Brittany Hobson APTN National NewsA college in Manitoba officially opened its first sweat lodge for staff and students.Indigenous people make up 16 percent of Red River college students.The new addition aims to improve Indigenous student firstname.lastname@example.org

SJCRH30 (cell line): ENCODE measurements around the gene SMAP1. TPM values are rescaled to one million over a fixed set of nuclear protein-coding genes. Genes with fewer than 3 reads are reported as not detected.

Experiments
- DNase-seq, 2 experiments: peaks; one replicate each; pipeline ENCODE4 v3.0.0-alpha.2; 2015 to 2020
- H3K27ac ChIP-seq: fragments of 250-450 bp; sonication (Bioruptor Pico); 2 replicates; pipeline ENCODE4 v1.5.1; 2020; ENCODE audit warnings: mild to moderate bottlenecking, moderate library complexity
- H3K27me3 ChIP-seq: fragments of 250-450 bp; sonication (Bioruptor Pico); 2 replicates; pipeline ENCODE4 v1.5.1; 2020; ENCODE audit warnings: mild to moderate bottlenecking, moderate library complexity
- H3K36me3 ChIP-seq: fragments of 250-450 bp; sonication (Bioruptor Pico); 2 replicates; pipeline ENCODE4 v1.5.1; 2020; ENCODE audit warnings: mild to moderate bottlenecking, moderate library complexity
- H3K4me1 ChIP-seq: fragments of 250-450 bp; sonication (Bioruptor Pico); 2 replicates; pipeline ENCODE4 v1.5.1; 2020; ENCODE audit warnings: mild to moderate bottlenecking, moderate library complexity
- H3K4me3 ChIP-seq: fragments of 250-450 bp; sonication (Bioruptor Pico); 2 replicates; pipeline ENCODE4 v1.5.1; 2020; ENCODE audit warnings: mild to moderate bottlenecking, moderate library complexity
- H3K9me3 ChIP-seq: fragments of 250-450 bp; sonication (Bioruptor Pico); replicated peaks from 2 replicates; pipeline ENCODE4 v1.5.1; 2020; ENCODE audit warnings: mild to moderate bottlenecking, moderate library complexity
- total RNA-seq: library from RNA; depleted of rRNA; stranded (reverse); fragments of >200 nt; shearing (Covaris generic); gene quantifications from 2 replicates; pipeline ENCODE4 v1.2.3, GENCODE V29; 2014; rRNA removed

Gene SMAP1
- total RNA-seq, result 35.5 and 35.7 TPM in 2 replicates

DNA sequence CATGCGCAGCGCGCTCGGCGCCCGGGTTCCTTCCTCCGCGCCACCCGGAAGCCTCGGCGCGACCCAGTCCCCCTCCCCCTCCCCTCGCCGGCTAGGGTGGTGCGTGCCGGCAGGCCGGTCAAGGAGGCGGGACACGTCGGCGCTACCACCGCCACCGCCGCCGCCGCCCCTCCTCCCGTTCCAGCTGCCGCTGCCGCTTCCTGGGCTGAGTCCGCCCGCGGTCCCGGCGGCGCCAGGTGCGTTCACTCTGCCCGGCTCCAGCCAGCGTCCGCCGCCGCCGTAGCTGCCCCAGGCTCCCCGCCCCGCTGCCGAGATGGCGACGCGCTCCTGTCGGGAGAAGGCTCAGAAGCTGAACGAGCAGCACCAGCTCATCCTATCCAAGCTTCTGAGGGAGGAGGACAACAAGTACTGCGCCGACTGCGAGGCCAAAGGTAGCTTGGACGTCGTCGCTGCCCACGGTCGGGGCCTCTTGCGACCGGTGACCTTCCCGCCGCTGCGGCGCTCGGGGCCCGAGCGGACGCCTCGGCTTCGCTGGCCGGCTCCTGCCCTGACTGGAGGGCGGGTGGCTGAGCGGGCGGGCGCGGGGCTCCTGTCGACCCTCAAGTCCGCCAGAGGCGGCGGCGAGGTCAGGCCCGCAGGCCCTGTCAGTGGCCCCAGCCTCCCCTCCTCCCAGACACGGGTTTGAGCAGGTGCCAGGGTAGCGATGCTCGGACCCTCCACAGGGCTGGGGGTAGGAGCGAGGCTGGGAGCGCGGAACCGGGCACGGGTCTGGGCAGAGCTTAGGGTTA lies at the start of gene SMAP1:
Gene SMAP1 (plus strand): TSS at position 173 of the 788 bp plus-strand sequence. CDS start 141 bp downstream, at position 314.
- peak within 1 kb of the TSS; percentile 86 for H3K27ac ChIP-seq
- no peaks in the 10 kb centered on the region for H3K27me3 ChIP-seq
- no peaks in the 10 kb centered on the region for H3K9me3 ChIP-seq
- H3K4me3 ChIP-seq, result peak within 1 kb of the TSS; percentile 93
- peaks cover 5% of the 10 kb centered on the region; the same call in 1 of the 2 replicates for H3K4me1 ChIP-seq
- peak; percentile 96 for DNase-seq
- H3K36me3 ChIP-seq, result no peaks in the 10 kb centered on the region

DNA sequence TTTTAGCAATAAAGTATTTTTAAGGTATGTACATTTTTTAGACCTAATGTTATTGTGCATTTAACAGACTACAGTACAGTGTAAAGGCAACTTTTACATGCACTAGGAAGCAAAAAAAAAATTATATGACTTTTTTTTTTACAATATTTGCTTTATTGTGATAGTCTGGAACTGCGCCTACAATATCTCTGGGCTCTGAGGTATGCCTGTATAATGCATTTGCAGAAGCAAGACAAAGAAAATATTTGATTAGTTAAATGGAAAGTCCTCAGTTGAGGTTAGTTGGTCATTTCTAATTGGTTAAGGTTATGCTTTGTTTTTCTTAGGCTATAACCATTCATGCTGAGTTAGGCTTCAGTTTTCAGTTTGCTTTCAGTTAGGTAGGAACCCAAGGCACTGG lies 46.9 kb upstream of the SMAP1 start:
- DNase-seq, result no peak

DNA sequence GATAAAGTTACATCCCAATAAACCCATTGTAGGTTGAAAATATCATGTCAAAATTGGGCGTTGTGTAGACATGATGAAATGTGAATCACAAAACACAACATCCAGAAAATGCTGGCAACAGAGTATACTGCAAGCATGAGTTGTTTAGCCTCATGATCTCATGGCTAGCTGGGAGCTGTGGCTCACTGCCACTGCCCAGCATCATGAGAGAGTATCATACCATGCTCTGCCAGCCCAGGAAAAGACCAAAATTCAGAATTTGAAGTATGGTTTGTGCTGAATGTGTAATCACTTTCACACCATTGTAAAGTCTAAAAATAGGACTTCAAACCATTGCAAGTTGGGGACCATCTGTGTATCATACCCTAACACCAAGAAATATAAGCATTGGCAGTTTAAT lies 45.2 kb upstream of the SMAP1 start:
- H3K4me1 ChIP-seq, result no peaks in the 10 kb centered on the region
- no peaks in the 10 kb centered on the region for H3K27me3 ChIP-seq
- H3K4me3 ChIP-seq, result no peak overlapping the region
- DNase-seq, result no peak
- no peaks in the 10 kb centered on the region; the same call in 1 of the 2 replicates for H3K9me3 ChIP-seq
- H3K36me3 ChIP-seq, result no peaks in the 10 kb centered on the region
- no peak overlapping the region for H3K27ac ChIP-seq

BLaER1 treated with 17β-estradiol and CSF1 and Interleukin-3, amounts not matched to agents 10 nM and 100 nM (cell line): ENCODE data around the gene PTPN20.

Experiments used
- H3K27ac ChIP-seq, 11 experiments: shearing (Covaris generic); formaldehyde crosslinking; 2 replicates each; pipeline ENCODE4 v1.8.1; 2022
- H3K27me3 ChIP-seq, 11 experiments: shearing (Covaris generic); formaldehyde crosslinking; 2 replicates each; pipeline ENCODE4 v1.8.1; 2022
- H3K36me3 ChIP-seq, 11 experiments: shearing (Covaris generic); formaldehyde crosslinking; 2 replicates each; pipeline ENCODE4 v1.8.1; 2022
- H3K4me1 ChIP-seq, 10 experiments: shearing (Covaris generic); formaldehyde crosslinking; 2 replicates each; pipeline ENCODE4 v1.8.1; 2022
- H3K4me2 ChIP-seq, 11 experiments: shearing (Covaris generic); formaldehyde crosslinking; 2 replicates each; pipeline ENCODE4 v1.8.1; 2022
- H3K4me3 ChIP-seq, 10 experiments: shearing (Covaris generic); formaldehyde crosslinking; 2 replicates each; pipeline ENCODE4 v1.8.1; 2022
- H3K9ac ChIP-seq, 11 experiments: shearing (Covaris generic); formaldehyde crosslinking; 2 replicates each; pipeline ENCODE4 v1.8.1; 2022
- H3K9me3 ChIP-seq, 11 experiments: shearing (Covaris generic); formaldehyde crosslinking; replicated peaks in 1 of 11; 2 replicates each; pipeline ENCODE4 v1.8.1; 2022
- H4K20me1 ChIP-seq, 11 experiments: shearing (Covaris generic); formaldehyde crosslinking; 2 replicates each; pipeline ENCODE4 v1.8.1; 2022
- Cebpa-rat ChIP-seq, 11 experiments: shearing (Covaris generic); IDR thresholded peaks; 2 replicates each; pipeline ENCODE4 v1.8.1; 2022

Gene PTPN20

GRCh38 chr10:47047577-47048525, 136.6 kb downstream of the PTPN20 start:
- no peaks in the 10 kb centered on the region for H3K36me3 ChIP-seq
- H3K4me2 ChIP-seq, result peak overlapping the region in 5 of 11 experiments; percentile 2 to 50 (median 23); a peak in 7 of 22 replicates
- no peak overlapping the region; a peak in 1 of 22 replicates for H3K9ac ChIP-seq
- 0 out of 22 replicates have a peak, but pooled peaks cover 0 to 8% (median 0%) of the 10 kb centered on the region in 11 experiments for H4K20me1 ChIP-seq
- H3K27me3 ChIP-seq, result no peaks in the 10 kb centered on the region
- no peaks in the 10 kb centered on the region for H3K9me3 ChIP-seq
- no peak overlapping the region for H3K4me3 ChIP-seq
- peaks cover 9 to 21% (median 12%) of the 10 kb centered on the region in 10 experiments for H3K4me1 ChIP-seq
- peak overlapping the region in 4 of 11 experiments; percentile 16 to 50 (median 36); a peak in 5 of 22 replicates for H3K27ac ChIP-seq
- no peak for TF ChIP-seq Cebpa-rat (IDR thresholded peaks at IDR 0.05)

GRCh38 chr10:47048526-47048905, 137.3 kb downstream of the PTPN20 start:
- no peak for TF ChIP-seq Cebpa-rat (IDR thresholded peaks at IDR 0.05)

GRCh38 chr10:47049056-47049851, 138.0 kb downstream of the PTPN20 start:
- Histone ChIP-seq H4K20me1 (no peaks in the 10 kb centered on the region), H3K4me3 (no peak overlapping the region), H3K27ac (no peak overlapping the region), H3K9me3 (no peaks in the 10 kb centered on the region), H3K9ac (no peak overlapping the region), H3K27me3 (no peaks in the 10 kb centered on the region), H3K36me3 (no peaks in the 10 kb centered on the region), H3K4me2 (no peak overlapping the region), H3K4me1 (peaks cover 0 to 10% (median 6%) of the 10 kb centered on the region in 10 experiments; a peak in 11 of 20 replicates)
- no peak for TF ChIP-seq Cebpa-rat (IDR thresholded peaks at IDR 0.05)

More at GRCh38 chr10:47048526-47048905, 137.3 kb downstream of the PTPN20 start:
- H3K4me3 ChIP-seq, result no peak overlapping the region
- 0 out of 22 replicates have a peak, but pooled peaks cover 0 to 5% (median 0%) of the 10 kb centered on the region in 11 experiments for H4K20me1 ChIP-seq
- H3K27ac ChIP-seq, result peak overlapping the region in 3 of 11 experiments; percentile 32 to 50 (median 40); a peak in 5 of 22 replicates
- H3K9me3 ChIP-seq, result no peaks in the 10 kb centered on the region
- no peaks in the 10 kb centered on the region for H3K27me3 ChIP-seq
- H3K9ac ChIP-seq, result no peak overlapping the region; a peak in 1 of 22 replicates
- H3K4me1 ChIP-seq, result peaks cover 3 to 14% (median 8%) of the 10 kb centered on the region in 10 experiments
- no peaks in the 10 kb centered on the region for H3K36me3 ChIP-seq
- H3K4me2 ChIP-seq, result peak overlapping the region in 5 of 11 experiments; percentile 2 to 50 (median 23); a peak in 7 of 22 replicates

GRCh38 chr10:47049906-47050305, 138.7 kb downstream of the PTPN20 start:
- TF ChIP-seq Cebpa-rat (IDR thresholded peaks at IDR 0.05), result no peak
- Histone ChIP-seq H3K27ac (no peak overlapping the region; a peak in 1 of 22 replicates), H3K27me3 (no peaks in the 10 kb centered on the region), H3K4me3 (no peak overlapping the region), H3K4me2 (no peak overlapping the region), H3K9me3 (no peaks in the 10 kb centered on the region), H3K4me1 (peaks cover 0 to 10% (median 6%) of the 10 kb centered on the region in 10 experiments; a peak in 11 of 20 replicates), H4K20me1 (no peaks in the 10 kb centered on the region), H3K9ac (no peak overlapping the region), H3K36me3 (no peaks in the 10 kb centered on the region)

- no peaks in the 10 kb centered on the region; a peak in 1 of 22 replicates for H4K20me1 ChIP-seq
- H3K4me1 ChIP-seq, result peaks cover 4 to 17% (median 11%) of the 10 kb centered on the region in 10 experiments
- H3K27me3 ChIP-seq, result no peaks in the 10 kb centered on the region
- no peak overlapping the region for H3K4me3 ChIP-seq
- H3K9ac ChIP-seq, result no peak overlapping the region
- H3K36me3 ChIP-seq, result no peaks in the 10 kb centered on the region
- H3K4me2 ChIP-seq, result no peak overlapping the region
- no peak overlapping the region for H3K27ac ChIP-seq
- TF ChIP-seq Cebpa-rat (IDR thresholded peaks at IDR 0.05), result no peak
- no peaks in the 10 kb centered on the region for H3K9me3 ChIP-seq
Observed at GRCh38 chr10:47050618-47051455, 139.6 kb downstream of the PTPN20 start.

After being handed a copy of the court order by an NCC member, Russell said “I suppose this is what we can do with injunctions.”He then tore the document into pieces and laid it on the table in front of him as those in attendance applauded.Two years later, as more than 20 land protectors—including NCC members—continued to fight civil and criminal charges related to the Muskrat Falls resistance, Russell and those who accompanied him on to the Muskrat Falls site that day still have not been charged or summonsed to court to defend their actions.NunatuKavut put politics ahead of values, say current and former membersSeveral current and former NCC members say the incident, and others around that time, indicate Russell was more concerned with striking the deals than he was about the environment or delaying reservoir flooding until concerns around methylmercury were addressed.Denise Cole, a land protector and member of the Southern Inuit community, told APTN News she and others feel they were “used to move forward a political agenda to get to a benefits agreement table, to get to a negotiations table around acknowledgement and land claims that will eventually come to be.”In December 2017 the NCC announced a deal with Muskrat Falls proponent Nalcor Energy, the crown corporation building the dam.Then, in August 2018, the organization held a joint press conference with federal Crown-Indigenous Relations Minister Carolyn Bennett to announce NunatuKavut and Canada will enter into talks toward the recognition of Southern Inuit Indigenous rights and self-determination, something Russell and many in Labrador have long fought for.The Nalcor deal includes a promise from the NCC that it will no longer oppose Muskrat Falls or any other Nalcor projects over a six-year time period.Southern Inuit land protectors describe how Russell became involved in the 2016 grassroots-led movement to stop Muskrat Falls after the movement gained significant momentum.They also say that through his actions he led Southern Inuit to believe they could follow his lead, and that he then failed to publicly support land protectors after they were criminalized for defending their lands, traditional foods and way of life.Kirk Lethbridge, a land protector and NCC member who has worked with Russell for decades as the organization—previously the Labrador Metis Nation—fought for Aboriginal rights and recognition, was the person who handed Russell a copy of the injunction on Oct. 17.Lethbridge told APTN that when Russell tore it up he made “all of Labrador feel 10 feet tall,” and that Lethbridge and others felt “empowered, emboldened, braver and stronger.”Lethbridge said Russell sent a clear message to his members and others that the injunction was not to be respected.“Then, a few short days later, it means nothing and those people are thrown to the wolves, given a lawyer that will help them plead guilty,” he said.Kirk Lethbridge (pictured here at an October 2016 rally outside the provincial Labrador and Aboriginal Affairs office in Happy Valley-Goose Bay) said Todd Russell made he and others feel “empowered, emboldened, braver and stronger,” after destroying a copy of the court injunction on Oct. 17, 2016. Photo courtesy of TheIndependent.ca.On Oct. 22 many NCC members joined the occupation of the Muskrat Falls site, which lasted until Oct. 26.Lethbridge said the NCC offered some of its members legal support, but that he declined because he had lost trust in Russell.He said Russell tried to approach him about the NCC helping with his legal representation, but that he “personally could not trust anything legal or political from NCC’s leader.”Lethbridge and other Southern Inuit land protectors have told APTN that Russell hasn’t shown up to support them at any of their court hearings over the past two years.Reflecting on the day Russell destroyed the injunction, Port Hope Simpson fisherman and former NCC member Dennis Burden told APTN Russell had joined the grassroots movement “for all the wrong reasons.“He gave us some hope, that we didn’t have to abide by those injunctions. And if we had our group stand with us we could have made a difference,” Burden added.Many who joined the Indigenous-led occupation days after Russell went on to the project site don’t feel they’ve done anything wrong in responding to what they say is a threat to their traditional foods and ways of life.And with Russell and the NCC—which represents 6,000 people in Labrador—on his side, Lethbridge said he felt protecting traditional foods against projected methylmercury contamination, and saving the Lower Churchill River, was achievable.“It felt tremendous, like oh my god we’re going to save this river, we’re going to stop this destruction, we’re going to stop the poisoning of the land and the water — we’re going to win,” he recalled.“We had the might, the power, the numbers, the finances, the leadership of NunatuKavut with us on the front lines.“We felt huge and we didn’t feel so alone.”Elder resigns seat on NunatuKavut councilLearning, a land protector who has been arrested and incarcerated multiple times for resisting Muskrat Falls, told APTN last week he resigned his seat on the NCC council earlier this year after realizing Russell’s thinking didn’t align with his values as a Southern Inuk.Russell was “moving towards an agreement with Nalcor,” Learning said, speaking of the period of time between the Muskrat Falls occupation and December 2017, when Nalcor and the NCC inked the deal that will see the crown corporation transfer $8 million to the group over six years.For years the NCC considered Nalcor an adversary of the Southern Inuit, who have maintained since prior to the project’s sanctioning in 2013 that they were never adequately consulted.NunatuKavut unsuccessfully challenged the Muskrat Falls project twice in federal court and in 2013 launched a direct action campaign during which Russell, Learning and eight others were arrested after slowing traffic headed for the project site.Learning, who is living with cancer, launched a hunger strike while in custody and was released on the sixth day.They were charged with violating an injunction in place at the time but were later successful in having it overturned in the provincial court of appeal.Those charges were dropped in January 2015.Elder Jim Learning was instrumental in the movement to stop Muskrat Falls, but resigned as an NCC councillor after realizing Todd Russell’s values and direction didn’t align with his. Justin Brake/APTN photo.The NCC was relatively quiet from that period until the broad-based movement to halt flooding reached a critical point in October 2016.It was the grassroots occupation of the site that finally got Russell to the table with Newfoundland and Labrador Premier Dwight Ball and other Indigenous leaders from the province, said Learning, who sat in on the emergency marathon meeting at Confederation Building in St. John’s that began Oct. 25 and concluded in the early morning hours of Oct. 26.“Todd blew me away, he just wouldn’t say anything. I said, this isn’t right — he’s been protesting against it. He has free reign [because] we have no land claim, recognition or acceptance [by Canada].“But I realized after there was the rub — that’s what he was looking for.”Learning said he “laid it on thick” and “was vicious” with Ball and the Labrador MHAs at the meeting.“How dare you poison our food?” he recalled telling the political leaders, adding they would be voted out in the next election because people in Labrador don’t accept the threats and risks associated with Muskrat Falls.Learning said “everything stopped” when he gave his speech, and that when he was done he left the room.He said Ball followed him out into the hallway, where the two had an exchange.Learning said Ball assured him that if Muskrat Falls would result in mercury contamination of traditional foods, “we will stop the project.”He said Russell “wasn’t strong enough” that evening, and that the leader owed his seat at the table to the land protectors whose occupation of the Muskrat Falls site forced the meeting.Hours later Ball and the Indigenous leaders announced a deal that included the creation of an Independent Expert Advisory Committee to study and make recommendations to government on how best to mitigate methylmercury.In the months that followed the NCC entered into negotiations with Nalcor.Learning said he was not included in the negotiations and doesn’t know if all of the relevant information leading up to the deal was conveyed to him and the other councillors.The deal, which the NCC and Nalcor have called a “Community Development Agreement,” was struck in December 2017.Learning said he gave a 10-minute speech at the announcement of that agreement in opposition to the deal.Days later he announced his intentions to resign, which he formalized in a letter to the NCC last August.Russell did not respond to multiple interview requests for this story and the NCC did not respond to a request for a copy of the agreement.But a copy obtained by APTN reveals that in addition to the money Nalcor will transfer to the organization each year for specific infrastructure, education and cultural programs, Nalcor also reserves the right to audit NunatuKavut’s financial records to ensure the money is being spent for those purposes.It also commits the NCC to ending its resistance to Muskrat Falls and future projects that might arise during the term of the agreement.“NCC will not organize or initiate conduct that is intended to or which prevents, delays, hinders or interferes with the construction, operation or decommissioning of any Nalcor project covered by this agreement,” the document reads.It also frees the NCC from liability if any of its members violate the terms of the agreement “not under the direction or instruction, or as agents for, NCC.”The agreement also mandates Nalcor to negotiate on future projects in Labrador, initiatives for renewable energy generation, workplace environment and cultural accommodations and training, employment and business opportunities.Todd Russell and members of the NCC built a fire on the Muskrat Falls construction site on Oct. 18. 2016. They went on to the site three times that day but have never been charged for their actions despite there being an injunction in place at the time. Photo courtesy of TheIndependent.ca.The NCC does not have a land base formally recognized by Canada but has presented the federal government with land use study documents claiming large portions of Central and Southern Labrador.In August, Russell and Crown-Indigenous Relations Minister Carolyn Bennett announced that Canada would begin the negotiations process with NunatuKavut leadership.Russell said at the announcement his people will “once again have decision-making power over our lands and resources.“It means a greater ability to deliver programs and services like healthcare and education that are aligned with our values and way of life. It means that the government’s projects can only happen on our lands with our consent and participation.”Much of the land the NCC claims is theirs ancestrally dating back hundreds of years overlaps with land the Innu have occupied for thousands of years and have claimed in their own negotiations with Canada.Renouncing NunatuKavut membershipCole, one of 15 land protectors currently on trial to defend against civil contempt charges for violating an injunction after going on to the Muskrat Falls site to do ceremony, is Southern Inuit.But she has not affiliated with the NCC for the past five years.“Back in 2013 it became very clear to me that the stand that NunatuKavut was taking against Muskrat Falls was politically driven,” she said.“It wasn’t about protecting the environment as much as it was about staking a claim.“It felt like they were looking to claim land ownership so they could put it up for sale,” Cole recalled.While Russell and the NCC were defending what they say is their ancestral land from the destruction of Muskrat Falls, Cole points out the organization was simultaneously making deals with mining companies.In June 2013, two months after Russell and other NCC members were arrested while demonstrating outside the Muskrat Falls site, the NCC signed a “Community Participation Agreement” with Alderon Iron Ore Corp. related to the Kami Iron Ore Project in Western Labrador.Cole said she tried to bring forward her concerns about the environment to leadership but felt “they were never really addressed.”So she asked to be removed from the NCC’s membership list.“I could no longer support them,” she said, explaining NCC leadership’s actions did not fall in line with her values as an Indigenous person.“I’ve always been about land protection and about our responsibilities to preserve the land and the waters and the culture, and I didn’t feel we were on the same page anymore.”Cole said she feels, after watching the NCC “position itself in 2016 around the Muskrat Falls resistance, that they’ve used us.”She said while the Southern Inuit have “worked hard with their research” toward a land claim, and while “there are some great people” within the organization, “overall the secrecy is a colonized move [and] not an Indigenous value.”Cole isn’t the only land protector who relinquished membership in the organization in recent years.Several years ago Burden burned his NCC membership card.Now facing civil and criminal charges related to the Muskrat Falls occupation, Burden said he had become “too ashamed, embarrassed and angry to remain a member” after the Labrador Metis Nation sold a fishing boat outside of membership despite having “some of the greatest fishermen on the planet on the coast of Labrador.”Dennis Burden attends provincial Supreme Court in Happy Valley-Goose Bay in October 2018. Justin Brake/APTN photo.Burden, who has been resisting Muskrat Falls since before the project’s sanctioning, said he planned to return to the organization someday, and that Russell’s leadership during the fall 2016 Muskrat Falls resistance gave him “a little bit of hope.”Though in the back of his mind, he said, “I kind of knew this was about land claims and dollars.”Many Southern Inuit, who until recently identified as “Metis” based on an interpretation of the term as signifying mixed European and Indigenous ancestry, have worked hard to revive or strengthen elements of their ancestors’ culture.But politically the NCC is headed down the wrong path, said Burden.“I do not believe that people should be able to play the Indigenous card without respecting Indigenous values and teachings. You just can’t run and cry, ‘Our lands, our lands, protect our lands,’ and then change when you get what you want.”Uneven application of justice, say land protectors Cole said the circumstances around Russell’s actions from October 2016 and the subsequent absence of any legal repercussions, coupled with what she feels is the Southern Inuit leader’s lack of support for his people who are fighting charges after following in his footsteps, together paint a picture of injustice and colonialism.She said Nalcor’s decision not to pursue civil litigation against Russell and the NCC members who accompanied him on to the Muskrat Falls site on Oct. 18, 2016 demonstrates that the province, through a crown corporation, is “picking and choosing who they’re charging.”Cole said Russell’s tearing up of the injunction “was a direct message to everyone else that not only should we ignore the injunction, [but also] that he would support us if we broke the injunction.“I think the fact that Todd Russell has never had any charges against him for breaking the injunction is ridiculous in consideration to the amount of evidence that shows he did,” she added.She said that the events of October 2016, followed by the NCC’s agreement with Nalcor, are a “real shame”.Land protector Denise Cole said she ended her membership with the NCC in 2013, after feeling the organization’s opposition to Muskrat Falls “wasn’t about protecting the environment as much as it was about staking a claim.” Trina Roache/ATPN file photo.“Our leadership should have more Indigenous values than that, and their culture is supposed to mean more than that,” she said.Lethbridge, who faces a potential criminal record for following Russell’s lead in disrespecting the injunction, said it’s no coincidence Russell and the NCC’s decision not to publicly support its members who are land protectors was followed by the deal with Nalcor and a commitment from Canada to finally negotiate a land claim.“It just wrangles me that the elite and the elected seem to be able to walk away scot-free,” he said, “when the frontline people are the ones that are still facing the judge.”APTN asked Nalcor, which is responsible for bringing allegations of civil contempt against individuals it believes violated the injunction, to explain why it did not charge Russell and the NCC members who accompanied him on to the Muskrat Falls site.“Given there are ongoing proceedings before the Courts, Nalcor will not be commenting on this matter while it is before the Courts,” spokesperson Karen O’Neill responded in an email.Similarly, the RCMP said it “would not be appropriate to comment on specific matters that may influence those matters before the court.”They did say, however, that “in matters of civil unrest the RCMP uses a measured approach assessing each situation and its circumstances in determining a response.”The day prior to Russell and the NCC members’ visit to the Muskrat Falls site, RCMP officers arrested eight people–most of them Indigenous women who feared the loss of their country foods–who were blocking the entrance to the project site along a highway. Those who went on to the site after Russell and the NCC’s trip to Muskrat Falls, as well as those who demonstrated outside the site—including elders and youth—have been charged by Nalcor and the RCMP for allegedly violating the injunction.“The RCMP maintains a balanced and unbiased approach to these matters respecting the rights of all involved,” the federal police concluded in their email@example.com@JustinBrakeNews In the Oct. 18, 2016 video shot by TheIndependent.ca, Staff Sgt. Sandy Goudie with the RCMP in Happy Valley-Goose Bay can be seen speaking with Russell after the Southern Inuit leader and several NCC members returned from a boat trip to Muskrat Falls, where they went on to the site multiple times to assert what they said at the time was their Aboriginal right to be on their ancestral land.Goudie warns Russell and NunatuKavut Councillor and Elder Jim Learning, who accompanied Russell on to the site, that the NCC members could be charged both civilly and criminally.The officer says there is a “criminal element of the breach…of being there [on the site],” and that the RCMP “used our discretion in our approach here.”In a Facebook live stream report by TheIndependent.ca of Russell’s visit to the site, Scott Morrison, head of security for Nalcor, told the visitors that the RCMP “are involved”.Morrison also attempted to hand Russell a copy of the injunction, but Russell refused, saying “I have no court injunction and I haven’t seen a court injunction.”Following the exchange with Goudie in the video, Russell acknowledges that he knew of the injunction’s existence but said he wasn’t aware of its entire substance.“I haven’t seen the injunction—I’ve seen some parts of it, but I’ve never been served a copy of the injunction. I’m unaware of all of its contents,” he said.The day prior, Oct. 17, Russell publicly destroyed a copy of the injunction at a press conference during which he announced the NCC would commit bodies and resources to the growing movement to stop Muskrat Falls ahead of reservoir flooding. NunatuKavut Community Council President and former Liberal MP Todd Russell went on to the Muskrat Falls site in October 2016. Unlike dozens of others who went on to the project site, Russell and those who accompanied him have never been charged. Photo: TheIndependent.ca.Editor’s Note: As a journalist with the online publication TheIndependent.ca, Justin Brake followed the land protectors onto the Muskrat Falls site and covered the occupation. He is facing criminal and civil charges from the event.Justin BrakeAPTN NewsLand protectors in Labrador facing civil and criminal charges related to the Muskrat Falls resistance are questioning the RCMP and a crown energy corporation’s decisions not to pursue charges against an Indigenous leader who went on to the dam’s construction site during a movement to stop the project in 2016.They also say that their leader, NunatuKavut Community Council (NCC) President and former Liberal MP Todd Russell, failed to support Southern Inuit who were criminalized after following his lead. They say throughout the movement to stop Muskrat Falls Russell was in pursuit of separate deals with the federal government and a provincial crown corporation.A video taken in October 2016 shows a senior RCMP officer telling Russell the federal police were using “discretion” in not arresting or charging him and other NCC members for going on to the Muskrat Falls worksite in Central Labrador despite there being a court injunction in place at the time that prohibited them from doing so.Watch: Video of RCMP talking with NCC President Todd Russell